The Ravens' training camp is barely a week old, and the consensus opinion on rookie guard Jonathan Ogden, the first No. 1 draft pick in team history, has become clear.
This kid can play.
The Ravens selected Ogden, 21, because they could not resist his combination of size, athletic ability and intelligence. Then they moved the nation's premier collegiate offensive left tackle to left guard. So far, Ogden, 6 feet 8, 320 pounds, has done nothing to make them reconsider that decision.
As a run blocker and especially a pass protector, Ogden has won more than his share of battles against opposing defensive right tackles, including the Ravens' projected starter, Dan Footman. As for his new position, Ogden is rapidly absorbing the new responsibilities.
"Tackles tend to be out on islands and in their own games, more than guards are. Guards are usually involved in some kind of teamwork scheme," offensive line coach Kirk Ferentz said. "He's making the transition very smoothly. Some guys, like Jon, have the ability to look effortless. I assure you, he's putting a lot of effort into it."
Veteran right guard Wally Williams knows something about Ogden's situation. During his four-year career, Williams has played both guard spots, as well as some center. Williams likes the way Ogden is handling his new assignments.
"He's already got the basic skills down," said Williams. "His biggest adjustment is getting used to the outside help he'll get from [left tackle] Tony Jones. Some of the reads we have to make are pretty much on sight. We don't have time to talk about it when we get up to the line of scrimmage. He's picking up on those things real well."
Part of Ogden's adjustment involves thinking more like a run blocker than a pass protector. At UCLA as the nation's premier pass blocker, Ogden's mission was primarily sealing off the outside pass rush on his quarterback's blind side.
"Guard is a more aggressive position," said Ogden, stretching out after yesterday's morning workout at Western Maryland College. "Your goal is to move somebody out of there with run blocking. When you're pass blocking, you've got to stop them on the line, instead of giving up ground first on the outside.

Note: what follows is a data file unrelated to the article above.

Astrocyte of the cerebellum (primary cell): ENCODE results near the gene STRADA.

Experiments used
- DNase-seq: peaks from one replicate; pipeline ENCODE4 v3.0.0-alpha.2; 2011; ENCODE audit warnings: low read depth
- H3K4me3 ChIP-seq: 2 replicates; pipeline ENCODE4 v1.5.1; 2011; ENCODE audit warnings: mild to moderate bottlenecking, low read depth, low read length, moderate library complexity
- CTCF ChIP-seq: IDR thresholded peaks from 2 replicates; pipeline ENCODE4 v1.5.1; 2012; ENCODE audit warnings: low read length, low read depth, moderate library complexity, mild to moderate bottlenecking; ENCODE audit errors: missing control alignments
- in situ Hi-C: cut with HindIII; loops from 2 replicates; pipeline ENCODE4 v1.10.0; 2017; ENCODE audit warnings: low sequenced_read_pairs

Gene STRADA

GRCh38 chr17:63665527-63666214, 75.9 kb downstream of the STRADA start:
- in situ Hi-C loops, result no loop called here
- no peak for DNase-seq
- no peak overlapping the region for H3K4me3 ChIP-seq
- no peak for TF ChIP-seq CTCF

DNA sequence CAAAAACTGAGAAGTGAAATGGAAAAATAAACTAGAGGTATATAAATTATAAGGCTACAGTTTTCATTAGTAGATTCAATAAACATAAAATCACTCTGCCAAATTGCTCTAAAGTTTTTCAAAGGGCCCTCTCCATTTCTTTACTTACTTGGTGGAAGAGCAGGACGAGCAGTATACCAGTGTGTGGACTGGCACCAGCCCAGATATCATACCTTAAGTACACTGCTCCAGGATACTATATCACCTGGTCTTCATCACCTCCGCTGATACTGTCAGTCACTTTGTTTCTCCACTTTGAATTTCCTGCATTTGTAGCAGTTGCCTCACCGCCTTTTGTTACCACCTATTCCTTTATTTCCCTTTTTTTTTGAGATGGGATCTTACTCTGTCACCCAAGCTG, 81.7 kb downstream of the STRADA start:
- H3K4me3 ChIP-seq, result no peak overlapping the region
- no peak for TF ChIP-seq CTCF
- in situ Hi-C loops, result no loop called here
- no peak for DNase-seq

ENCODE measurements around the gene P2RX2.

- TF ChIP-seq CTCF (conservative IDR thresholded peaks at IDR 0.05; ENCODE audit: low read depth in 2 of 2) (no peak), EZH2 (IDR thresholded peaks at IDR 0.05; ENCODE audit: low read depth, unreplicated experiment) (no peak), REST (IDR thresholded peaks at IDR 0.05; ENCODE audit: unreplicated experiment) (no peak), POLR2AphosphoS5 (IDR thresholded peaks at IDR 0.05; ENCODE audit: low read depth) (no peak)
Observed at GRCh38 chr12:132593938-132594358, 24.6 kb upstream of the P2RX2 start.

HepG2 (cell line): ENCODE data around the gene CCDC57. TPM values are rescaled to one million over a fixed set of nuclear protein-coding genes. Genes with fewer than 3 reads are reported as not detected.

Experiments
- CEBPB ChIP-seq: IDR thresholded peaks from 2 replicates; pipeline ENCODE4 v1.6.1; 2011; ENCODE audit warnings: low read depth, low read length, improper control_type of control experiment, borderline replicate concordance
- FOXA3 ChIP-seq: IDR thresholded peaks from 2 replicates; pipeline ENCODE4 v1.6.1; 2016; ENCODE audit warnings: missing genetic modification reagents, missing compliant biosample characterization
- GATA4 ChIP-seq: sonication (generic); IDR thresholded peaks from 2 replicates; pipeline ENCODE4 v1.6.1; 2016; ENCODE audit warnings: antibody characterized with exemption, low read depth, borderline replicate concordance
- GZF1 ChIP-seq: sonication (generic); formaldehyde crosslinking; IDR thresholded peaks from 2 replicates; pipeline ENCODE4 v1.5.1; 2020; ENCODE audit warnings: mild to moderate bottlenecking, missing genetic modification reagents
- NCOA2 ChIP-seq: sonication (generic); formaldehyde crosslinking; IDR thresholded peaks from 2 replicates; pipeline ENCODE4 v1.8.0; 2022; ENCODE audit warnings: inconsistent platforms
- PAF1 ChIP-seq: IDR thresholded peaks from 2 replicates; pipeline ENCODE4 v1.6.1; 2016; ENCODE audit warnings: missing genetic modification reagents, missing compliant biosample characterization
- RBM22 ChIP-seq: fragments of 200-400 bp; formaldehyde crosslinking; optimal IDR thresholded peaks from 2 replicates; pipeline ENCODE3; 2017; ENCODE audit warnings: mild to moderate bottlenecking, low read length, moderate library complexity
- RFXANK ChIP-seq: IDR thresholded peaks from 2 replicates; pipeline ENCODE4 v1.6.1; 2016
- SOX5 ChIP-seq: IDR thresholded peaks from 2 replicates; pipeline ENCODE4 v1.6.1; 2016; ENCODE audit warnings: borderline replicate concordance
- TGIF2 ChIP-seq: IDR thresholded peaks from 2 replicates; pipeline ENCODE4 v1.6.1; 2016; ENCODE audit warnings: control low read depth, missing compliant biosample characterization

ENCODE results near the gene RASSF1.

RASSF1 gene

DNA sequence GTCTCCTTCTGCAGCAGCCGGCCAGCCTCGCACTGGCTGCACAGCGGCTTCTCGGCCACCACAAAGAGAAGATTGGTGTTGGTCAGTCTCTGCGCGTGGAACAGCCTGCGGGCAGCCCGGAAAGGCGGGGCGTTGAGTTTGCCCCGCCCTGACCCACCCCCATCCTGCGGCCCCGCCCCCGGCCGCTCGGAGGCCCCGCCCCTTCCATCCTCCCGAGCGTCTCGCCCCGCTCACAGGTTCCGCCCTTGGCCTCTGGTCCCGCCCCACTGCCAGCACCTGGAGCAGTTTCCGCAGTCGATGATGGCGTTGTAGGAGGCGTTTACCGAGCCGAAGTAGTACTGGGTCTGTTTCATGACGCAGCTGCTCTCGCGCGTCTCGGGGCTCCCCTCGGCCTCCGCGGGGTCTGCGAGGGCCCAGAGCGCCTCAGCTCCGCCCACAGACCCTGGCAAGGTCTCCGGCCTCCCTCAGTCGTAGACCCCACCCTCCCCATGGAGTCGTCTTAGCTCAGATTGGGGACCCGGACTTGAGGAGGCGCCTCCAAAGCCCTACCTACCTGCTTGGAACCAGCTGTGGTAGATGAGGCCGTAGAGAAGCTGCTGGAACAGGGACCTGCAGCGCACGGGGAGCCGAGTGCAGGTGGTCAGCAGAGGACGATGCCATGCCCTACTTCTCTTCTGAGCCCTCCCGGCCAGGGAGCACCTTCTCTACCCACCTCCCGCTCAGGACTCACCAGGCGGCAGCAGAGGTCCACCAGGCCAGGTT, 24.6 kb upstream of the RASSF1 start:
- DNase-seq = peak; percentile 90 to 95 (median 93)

"I'm just trying to get the offense down first, learn how to work with Tony and [center] Steve [Everitt], and go from there. Right now, I'm in a groove."
Ogden also is learning about the pace of training camp, a six-week affair that is three times longer than any other camp he has experienced. He said the two-practices-a-day grind already has set in -- he sometimes forgets what day it is. His shoulders are tender, his legs are tired. He is entering a "dead body" phase.
"Practices here are different than in college. We'd go harder a lot more in college," Ogden said. "Here, I watch the veterans. The season here is 20 games long, counting preseason and not counting the playoffs. You've got to be smart out there. You can't be full-go on every play, or else you're not going to make it through the season."
Ogden could not make it through the first week without being subjected to a rookie tradition. The veterans twice have forced him to sing in front of the team. Ogden's attempt at rap was, shall we say, below average.
"I get along with all of the offensive linemen, no problems," he said. "But my singing voice is not that good. I'm trying to get out of it."
Williams hinted that the veterans might cut Ogden a break in that area after he plays a few games. After that, Williams said, the veterans would begin chipping away at his $6.8 million signing bonus -- at the dinner table, for starters.
For now, Ogden said he is focused on the Ravens' first exhibition game against the Philadelphia Eagles, a week from Saturday at Memorial Stadium.
"Technically, he's going to be fine. Obviously, he has the athletic ability," Everitt said. "We'll know more in two weeks. That first game brings out a lot in you. It shows your strengths and weaknesses, and a lot of that is about toughness.
"The biggest difference between here and college is you don't dominate people like you used to. Everyone in this league was the big man where they played, and now you're playing against a bunch of big guys. You've got to be mean and nasty. You've got no friends once the whistle blows."Copyright © 2015, The Baltimore Sun